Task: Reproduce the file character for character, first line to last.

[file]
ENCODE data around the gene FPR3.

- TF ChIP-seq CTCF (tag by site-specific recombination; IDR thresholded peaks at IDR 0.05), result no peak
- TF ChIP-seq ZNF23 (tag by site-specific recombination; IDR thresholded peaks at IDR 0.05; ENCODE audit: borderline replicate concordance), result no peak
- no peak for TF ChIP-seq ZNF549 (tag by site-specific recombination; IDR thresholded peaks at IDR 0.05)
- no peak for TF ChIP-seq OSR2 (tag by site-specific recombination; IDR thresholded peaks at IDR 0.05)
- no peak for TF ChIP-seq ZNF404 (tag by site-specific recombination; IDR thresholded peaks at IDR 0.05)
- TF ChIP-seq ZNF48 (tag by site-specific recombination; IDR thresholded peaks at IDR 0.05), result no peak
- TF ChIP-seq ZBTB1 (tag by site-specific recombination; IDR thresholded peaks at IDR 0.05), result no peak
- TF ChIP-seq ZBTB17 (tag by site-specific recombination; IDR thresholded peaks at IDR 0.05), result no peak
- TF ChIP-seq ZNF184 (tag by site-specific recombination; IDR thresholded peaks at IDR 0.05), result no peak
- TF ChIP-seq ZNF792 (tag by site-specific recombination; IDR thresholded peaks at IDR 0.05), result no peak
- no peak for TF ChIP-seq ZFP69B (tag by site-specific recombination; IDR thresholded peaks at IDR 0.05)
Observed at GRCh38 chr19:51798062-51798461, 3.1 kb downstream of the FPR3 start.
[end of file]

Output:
ENCODE data around the gene FPR3.

- TF ChIP-seq CTCF (tag by site-specific recombination; IDR thresholded peaks at IDR 0.05), result no peak
- TF ChIP-seq ZNF23 (tag by site-specific recombination; IDR thresholded peaks at IDR 0.05; ENCODE audit: borderline replicate concordance), result no peak
- no peak for TF ChIP-seq ZNF549 (tag by site-specific recombination; IDR thresholded peaks at IDR 0.05)
- no peak for TF ChIP-seq OSR2 (tag by site-specific recombination; IDR thresholded peaks at IDR 0.05)
- no peak for TF ChIP-seq ZNF404 (tag by site-specific recombination; IDR thresholded peaks at IDR 0.05)
- TF ChIP-seq ZNF48 (tag by site-specific recombination; IDR thresholded peaks at IDR 0.05), result no peak
- TF ChIP-seq ZBTB1 (tag by site-specific recombination; IDR thresholded peaks at IDR 0.05), result no peak
- TF ChIP-seq ZBTB17 (tag by site-specific recombination; IDR thresholded peaks at IDR 0.05), result no peak
- TF ChIP-seq ZNF184 (tag by site-specific recombination; IDR thresholded peaks at IDR 0.05), result no peak
- TF ChIP-seq ZNF792 (tag by site-specific recombination; IDR thresholded peaks at IDR 0.05), result no peak
- no peak for TF ChIP-seq ZFP69B (tag by site-specific recombination; IDR thresholded peaks at IDR 0.05)
Observed at GRCh38 chr19:51798062-51798461, 3.1 kb downstream of the FPR3 start.